Hospice

  • Hospice in Assisted Living: The OIG will monitor the continued growth trend of hospice care provided in Assisted Living facilities.  Part of this initiative is couched in the requirement within the ACA for the Secretary (of HHS) to reform the hospice payment system.  The OIG indicates that it will gather data on hospice utilization, diagnoses, lengths of stay, etc. for residents in Assisted Living facilities.  Medpac has noted that for many providers, particularly the larger national chain organizations, that hospice care in this setting is typified by longer stays and thus, monitoring is warranted.
  • General Inpatient Care: OIG will continue to monitor the utilization of General Inpatient Care within the hospice benefit for appropriateness and potential abuse.  As General Inpatient Care pays a higher per diem and many hospices maintain their own inpatient units, the concern on the part of OIG is misuse or abuse for payment or, to mitigate (agency) staffing shortages where the better alternative for the patient is Continuous Care.

Home Health

  • Reimbursements/Payments: The OIG will continue to monitor payments made to agencies principally for accuracy.  Prior investigations by the OIG identified that at least on in four claims were incorrect and potentially, fraudulent.  This initiative is a continuation of ongoing concerns by the OIG of excessive fraud and or waste in the Home Health sector principally due to improper application of the Medicare benefit and lack of substantiated medical necessity and/or supported clinical documentation of appropriateness of care (e.g., therapies particularly).

LTAcHs and Inpatient Rehab Facilities

  • Adverse Events: The OIG is targeting both settings for an analysis of adverse events/temporary harm circumstances to patients in the setting (falls, infections, etc.).  Inpatient Rehab Facilities provide 11% of post-acute inpatient therapy services and growth over the past decade or so has been consistent and steady.  Questions however have arisen regarding the actual value of such care compared to the care received in an SNF. The SNF is reimbursed substantially lower than the IRF even though many SNFs staff sufficiently to provide the same level of therapy services (up to 3 hours per day).  Similar concerns have risen within the LTAcH setting as to cost vs. outcome and quality, particularly as compared other setting comparable, lower cost settings such as SNF.  There continues in Washington, a generalized view that post-acute payment reform is overdue, particularly given the rapid expansion of the sector.  Within the payment reform movement is the growing view that setting differentiation and thus payment differentiation at the inpatient level is no longer warranted and consolidation is required to rid the excess capacity and reward economically efficient providers that demonstrate higher quality outcomes (SNFs in particular as well as rural swing bed hospitals and to a lesser extent, home health providers and outpatient providers).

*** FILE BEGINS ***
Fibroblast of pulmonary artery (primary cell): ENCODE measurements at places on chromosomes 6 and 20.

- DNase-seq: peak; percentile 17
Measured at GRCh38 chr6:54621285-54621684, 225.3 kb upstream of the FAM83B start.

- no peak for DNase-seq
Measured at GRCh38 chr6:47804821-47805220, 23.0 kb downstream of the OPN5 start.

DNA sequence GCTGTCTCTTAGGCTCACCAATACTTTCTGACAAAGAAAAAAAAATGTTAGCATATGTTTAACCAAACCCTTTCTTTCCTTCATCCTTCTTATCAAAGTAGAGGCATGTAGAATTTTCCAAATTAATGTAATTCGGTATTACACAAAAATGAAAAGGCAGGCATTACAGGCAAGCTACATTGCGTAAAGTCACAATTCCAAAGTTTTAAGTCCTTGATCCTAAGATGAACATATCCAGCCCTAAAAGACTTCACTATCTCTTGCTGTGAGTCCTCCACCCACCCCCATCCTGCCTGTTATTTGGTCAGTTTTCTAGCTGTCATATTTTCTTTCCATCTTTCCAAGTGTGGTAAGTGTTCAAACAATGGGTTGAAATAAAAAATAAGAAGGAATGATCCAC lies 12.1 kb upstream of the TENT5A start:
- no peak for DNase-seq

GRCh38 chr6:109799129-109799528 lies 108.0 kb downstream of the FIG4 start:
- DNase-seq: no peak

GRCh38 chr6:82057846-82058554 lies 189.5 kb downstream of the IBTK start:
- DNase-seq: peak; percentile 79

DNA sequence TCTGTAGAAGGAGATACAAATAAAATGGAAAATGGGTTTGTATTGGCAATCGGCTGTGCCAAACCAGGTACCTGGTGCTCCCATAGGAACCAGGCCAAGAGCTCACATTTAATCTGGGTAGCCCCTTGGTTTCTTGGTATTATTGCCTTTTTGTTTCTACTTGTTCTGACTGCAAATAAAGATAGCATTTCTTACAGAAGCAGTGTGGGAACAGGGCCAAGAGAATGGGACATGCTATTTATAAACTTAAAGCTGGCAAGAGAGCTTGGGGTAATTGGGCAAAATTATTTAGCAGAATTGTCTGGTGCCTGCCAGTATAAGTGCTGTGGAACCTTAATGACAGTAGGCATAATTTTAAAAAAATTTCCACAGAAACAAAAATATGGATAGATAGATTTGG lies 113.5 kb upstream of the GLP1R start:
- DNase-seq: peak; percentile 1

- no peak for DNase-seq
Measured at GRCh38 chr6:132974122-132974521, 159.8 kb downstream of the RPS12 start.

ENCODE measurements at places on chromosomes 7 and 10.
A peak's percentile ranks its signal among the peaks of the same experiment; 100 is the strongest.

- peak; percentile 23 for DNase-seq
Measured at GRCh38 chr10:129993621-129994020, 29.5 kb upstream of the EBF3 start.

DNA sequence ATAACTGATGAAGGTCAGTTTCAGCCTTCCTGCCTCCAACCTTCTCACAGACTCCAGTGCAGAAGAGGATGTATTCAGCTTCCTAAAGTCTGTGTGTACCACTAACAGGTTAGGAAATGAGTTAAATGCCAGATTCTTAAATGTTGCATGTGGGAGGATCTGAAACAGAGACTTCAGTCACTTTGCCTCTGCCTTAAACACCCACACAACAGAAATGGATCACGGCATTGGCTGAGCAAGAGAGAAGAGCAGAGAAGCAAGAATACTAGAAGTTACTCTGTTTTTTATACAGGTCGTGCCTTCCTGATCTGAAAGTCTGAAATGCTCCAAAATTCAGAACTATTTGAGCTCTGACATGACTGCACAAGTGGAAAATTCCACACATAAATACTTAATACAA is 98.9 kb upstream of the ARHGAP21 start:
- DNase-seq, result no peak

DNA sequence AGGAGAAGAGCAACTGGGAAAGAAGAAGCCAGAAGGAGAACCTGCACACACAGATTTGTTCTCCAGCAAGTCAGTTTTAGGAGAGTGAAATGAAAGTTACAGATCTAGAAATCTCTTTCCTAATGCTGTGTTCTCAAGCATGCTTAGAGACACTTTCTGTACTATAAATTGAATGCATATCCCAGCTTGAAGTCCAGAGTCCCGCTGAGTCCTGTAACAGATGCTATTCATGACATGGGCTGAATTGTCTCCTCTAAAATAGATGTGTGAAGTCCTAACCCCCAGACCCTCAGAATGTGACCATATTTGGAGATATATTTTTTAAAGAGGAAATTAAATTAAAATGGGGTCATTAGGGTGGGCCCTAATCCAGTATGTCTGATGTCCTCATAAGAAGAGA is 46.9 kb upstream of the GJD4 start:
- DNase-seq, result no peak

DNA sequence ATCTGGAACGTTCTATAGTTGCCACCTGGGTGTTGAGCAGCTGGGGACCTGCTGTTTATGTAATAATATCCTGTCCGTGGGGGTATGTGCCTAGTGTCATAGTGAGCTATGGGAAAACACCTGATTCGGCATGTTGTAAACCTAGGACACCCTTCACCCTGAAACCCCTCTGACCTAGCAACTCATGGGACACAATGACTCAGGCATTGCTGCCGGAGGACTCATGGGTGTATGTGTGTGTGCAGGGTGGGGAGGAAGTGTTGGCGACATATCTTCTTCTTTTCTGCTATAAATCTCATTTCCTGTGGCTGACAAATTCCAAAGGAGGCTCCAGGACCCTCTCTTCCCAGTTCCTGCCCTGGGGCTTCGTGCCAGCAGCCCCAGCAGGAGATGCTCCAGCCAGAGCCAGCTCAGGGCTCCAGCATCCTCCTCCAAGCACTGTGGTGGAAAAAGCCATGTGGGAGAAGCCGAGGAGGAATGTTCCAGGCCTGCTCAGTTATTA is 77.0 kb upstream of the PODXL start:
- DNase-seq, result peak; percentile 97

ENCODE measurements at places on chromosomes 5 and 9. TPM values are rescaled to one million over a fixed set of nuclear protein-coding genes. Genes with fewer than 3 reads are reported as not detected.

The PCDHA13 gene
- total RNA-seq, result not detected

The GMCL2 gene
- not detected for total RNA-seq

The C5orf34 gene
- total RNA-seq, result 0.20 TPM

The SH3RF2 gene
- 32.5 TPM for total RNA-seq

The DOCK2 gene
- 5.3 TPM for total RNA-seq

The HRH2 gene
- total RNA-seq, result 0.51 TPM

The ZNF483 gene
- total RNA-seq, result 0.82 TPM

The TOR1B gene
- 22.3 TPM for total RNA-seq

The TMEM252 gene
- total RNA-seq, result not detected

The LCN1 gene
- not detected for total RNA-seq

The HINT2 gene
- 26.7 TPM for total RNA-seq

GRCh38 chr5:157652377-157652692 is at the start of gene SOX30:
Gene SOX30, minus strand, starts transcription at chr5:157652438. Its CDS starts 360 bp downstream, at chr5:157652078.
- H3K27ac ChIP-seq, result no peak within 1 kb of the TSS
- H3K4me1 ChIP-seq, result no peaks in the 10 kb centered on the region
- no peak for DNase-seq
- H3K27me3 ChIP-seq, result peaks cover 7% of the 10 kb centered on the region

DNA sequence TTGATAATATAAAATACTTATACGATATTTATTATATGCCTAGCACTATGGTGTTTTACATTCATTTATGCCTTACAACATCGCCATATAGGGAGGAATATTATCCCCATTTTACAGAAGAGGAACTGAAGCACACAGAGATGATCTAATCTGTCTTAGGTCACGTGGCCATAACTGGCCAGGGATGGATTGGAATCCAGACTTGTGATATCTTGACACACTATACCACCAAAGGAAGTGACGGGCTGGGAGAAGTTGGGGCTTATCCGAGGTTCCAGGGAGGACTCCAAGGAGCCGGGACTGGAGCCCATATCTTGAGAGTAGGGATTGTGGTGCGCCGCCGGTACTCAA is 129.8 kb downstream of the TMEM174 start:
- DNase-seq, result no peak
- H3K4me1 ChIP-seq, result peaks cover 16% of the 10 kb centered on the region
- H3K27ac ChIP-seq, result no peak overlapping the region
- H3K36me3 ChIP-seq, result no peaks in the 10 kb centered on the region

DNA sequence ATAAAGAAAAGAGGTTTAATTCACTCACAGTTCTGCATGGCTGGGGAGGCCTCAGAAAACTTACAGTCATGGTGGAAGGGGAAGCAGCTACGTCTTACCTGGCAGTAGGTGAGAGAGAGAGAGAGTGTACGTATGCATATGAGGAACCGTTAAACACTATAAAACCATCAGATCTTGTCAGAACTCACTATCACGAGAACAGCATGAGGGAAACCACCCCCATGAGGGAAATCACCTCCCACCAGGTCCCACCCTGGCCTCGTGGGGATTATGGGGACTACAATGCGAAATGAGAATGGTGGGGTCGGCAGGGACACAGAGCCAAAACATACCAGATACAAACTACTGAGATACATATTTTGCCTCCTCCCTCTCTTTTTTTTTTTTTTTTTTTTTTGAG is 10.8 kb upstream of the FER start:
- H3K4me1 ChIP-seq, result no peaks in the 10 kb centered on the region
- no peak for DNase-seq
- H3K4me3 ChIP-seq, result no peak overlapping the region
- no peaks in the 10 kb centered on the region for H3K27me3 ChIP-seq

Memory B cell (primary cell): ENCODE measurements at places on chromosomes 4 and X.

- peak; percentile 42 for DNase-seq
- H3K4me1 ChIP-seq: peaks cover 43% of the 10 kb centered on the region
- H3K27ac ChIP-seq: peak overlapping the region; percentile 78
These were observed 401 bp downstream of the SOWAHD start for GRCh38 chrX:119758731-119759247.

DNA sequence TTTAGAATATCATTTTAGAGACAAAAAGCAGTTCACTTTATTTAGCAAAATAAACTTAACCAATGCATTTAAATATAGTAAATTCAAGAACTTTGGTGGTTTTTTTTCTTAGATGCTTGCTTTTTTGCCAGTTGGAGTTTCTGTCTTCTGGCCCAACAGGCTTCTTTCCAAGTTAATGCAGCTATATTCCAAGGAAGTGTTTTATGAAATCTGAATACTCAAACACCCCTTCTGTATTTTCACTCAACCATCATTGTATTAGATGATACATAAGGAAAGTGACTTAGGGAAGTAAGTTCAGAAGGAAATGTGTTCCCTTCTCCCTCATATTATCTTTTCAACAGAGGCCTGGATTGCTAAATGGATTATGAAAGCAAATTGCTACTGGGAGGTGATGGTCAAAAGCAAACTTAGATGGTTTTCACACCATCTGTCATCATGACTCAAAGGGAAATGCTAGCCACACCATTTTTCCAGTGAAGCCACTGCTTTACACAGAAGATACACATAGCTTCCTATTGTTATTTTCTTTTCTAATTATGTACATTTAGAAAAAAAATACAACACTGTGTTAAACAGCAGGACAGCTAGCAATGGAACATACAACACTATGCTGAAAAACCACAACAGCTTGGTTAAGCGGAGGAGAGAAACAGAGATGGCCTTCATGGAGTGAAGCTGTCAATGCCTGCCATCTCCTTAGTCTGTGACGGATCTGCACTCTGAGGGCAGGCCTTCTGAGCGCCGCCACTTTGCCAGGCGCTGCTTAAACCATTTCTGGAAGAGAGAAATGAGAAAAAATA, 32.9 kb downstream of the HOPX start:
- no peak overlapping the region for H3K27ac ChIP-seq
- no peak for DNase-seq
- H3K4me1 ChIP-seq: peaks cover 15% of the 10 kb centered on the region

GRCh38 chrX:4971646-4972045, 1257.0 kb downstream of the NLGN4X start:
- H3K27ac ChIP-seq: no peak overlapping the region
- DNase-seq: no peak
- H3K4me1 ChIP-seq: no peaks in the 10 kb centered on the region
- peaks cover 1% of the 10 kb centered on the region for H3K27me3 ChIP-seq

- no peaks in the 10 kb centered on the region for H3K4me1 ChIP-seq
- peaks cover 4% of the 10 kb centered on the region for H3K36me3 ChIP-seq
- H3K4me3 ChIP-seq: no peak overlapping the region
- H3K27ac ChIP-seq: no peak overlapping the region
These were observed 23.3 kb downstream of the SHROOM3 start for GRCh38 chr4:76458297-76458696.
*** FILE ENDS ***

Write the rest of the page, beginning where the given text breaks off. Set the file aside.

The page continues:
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December 10, 2014 - Posted by | Home Health, Hospice, Policy and Politics - Federal, Skilled Nursing | , , , , , , , , , , , ,